The intention of the West-Saxons, lead by Ceawlin, to occupy western England in the 6th century was clear. The post Roman small kingdoms of Bath, Cirencester (Corinium) and Gloucester (Glenvum) must put aside petty feuding and make a stand against the Saxon advance that had already won victories against the Britons to secure Oxfordshire and Berkshire. Western England along the River Severn and Avon were fertile lands, rich with resources, waiting to be exploited by the Saxons, but not without the control of the Saxon army. Following victories at an unknown location called Bedcanford (taking Limbury, Aylesbury, Benson and Eynsham), the Saxons would have wanted to maintain some momentum against the Britons. The Saxons appear to have expected, perhaps through information extracted from prisoners or spies, that they would face a somewhat unified force from Bath, Cirencester and Gloucester if they wanted to take and occupy the Severn Valley. They therefore planned to travel west, on high land, clear of wooded valleys, with a supply of water. So Cuthwin (Cuthwine) and his father Ceawlin surprised and overpowered the Britons at the hill fort of Hinton Hill in order to draw the attack from the combined Bath, Cirencester and Gloucester armies. Hinton lay close to the old Roman roads in the Portway and Fosse way, from Bath to Cirencester, which was the major north-south route with large forests to the East and the marshy Severn Valley to the West. The three British-Celtic armies would all have to traverse different terrain and synchronise their attack and Hinton was well protected due to the steep escarpment slope on the west and south, but not so well defended eastwards. The Saxons, then, took Hinton and re-enforced the defences of the Hill fort and waited. We do not know how coordinated the attack was or what the strength of numbers were on either side. However, we know that the Saxons won, ultimately.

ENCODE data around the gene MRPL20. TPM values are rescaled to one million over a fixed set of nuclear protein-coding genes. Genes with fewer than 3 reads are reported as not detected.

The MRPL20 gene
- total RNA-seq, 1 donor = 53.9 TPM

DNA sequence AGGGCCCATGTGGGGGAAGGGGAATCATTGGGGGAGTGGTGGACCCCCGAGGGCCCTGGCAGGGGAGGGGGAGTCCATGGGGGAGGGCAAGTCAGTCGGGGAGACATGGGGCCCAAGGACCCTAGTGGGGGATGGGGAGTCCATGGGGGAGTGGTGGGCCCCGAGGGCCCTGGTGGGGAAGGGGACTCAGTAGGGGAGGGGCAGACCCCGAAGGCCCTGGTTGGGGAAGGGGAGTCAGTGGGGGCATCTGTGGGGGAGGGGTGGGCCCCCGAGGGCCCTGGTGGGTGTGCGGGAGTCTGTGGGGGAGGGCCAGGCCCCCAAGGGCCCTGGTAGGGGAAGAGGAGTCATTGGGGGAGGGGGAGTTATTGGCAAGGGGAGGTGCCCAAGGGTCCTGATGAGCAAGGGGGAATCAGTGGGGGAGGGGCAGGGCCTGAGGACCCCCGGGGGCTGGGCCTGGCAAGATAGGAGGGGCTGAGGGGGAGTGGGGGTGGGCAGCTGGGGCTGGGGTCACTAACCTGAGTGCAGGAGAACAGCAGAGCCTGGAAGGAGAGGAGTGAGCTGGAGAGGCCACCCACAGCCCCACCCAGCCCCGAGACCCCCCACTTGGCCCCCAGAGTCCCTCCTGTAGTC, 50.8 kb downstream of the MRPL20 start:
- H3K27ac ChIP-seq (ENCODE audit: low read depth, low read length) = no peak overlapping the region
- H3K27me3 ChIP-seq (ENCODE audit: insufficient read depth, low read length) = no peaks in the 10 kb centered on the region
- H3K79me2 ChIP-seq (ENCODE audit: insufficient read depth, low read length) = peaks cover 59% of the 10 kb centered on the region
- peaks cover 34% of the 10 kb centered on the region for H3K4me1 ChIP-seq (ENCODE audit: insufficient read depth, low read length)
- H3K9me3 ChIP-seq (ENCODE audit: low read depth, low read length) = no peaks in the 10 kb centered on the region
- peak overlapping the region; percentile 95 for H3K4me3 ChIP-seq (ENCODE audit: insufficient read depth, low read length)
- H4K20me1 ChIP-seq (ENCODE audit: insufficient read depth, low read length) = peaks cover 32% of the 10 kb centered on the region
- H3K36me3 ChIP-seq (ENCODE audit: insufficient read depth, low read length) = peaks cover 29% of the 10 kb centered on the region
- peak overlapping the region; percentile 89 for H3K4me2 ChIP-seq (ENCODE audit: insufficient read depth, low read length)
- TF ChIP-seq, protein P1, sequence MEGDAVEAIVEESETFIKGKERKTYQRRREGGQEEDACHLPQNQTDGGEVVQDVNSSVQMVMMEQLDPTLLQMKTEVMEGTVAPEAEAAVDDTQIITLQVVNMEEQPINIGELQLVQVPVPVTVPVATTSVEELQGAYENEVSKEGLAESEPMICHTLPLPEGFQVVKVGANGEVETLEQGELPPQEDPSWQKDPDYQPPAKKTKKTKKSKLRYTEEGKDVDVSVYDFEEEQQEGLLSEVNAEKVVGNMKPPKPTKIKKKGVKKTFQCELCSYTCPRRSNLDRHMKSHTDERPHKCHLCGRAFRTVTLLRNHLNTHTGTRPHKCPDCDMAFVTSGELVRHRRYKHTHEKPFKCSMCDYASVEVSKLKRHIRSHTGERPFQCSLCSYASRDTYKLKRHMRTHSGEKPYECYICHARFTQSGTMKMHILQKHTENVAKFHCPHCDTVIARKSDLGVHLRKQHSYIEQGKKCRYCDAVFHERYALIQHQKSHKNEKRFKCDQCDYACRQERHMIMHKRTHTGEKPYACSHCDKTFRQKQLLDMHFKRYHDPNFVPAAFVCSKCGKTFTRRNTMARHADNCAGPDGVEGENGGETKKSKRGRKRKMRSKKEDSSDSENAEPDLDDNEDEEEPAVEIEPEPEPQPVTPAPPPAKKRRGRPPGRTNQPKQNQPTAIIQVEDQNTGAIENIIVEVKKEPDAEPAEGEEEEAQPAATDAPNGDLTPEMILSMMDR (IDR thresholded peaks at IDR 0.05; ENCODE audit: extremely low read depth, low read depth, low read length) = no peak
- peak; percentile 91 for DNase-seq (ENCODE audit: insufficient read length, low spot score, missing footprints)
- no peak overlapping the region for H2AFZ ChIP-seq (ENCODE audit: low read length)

The Anglo Saxon Chronicle has the following entry from 577 AD:

“This year Cuthwin and Ceawlin fought with the Britons, and slew three kings, Commail, and Condida, and Farinmail, on the spot called Deorham, and took from them three cities, Gloucester, Cirencester, and Bath.”

It may not quite have been so sudden and absolute but it seems a good marker for the “end of an era”…

Hinton Hill Fort near Bath - the old track

The remains of the old extension of Dunsdown Lane, that ran past Hinton Fort and was the route that Ceawlin took to capture and defeat the Britons at the Battle of Dyrham.

 

Hinton Hill Fort near Bath - eastern defences

The defences to the east of Hinton Hill Fort were relatively small, compared to the escarpment slope facing South and West

 

 

 

 

 

 

 

 

 

 

 

 

 

 

 

 

 

 

 

The remaining Britons retreated behind a defensive ditch called the Wansdyke which forced the remaining Britons to the western reaches of Cornwall and Wales, splitting even the language. The Saxon victory was a change in British and Bath’s history, putting and end to the last vestiges of Roman Britain (since the last Roman troops had left in 407 AD) and making the Saxon’s House of Wessex the force that would give produce great kings of it’s own and take it’s own stand against foreign invaders.

See a google street view of Hinton Hill Fort here.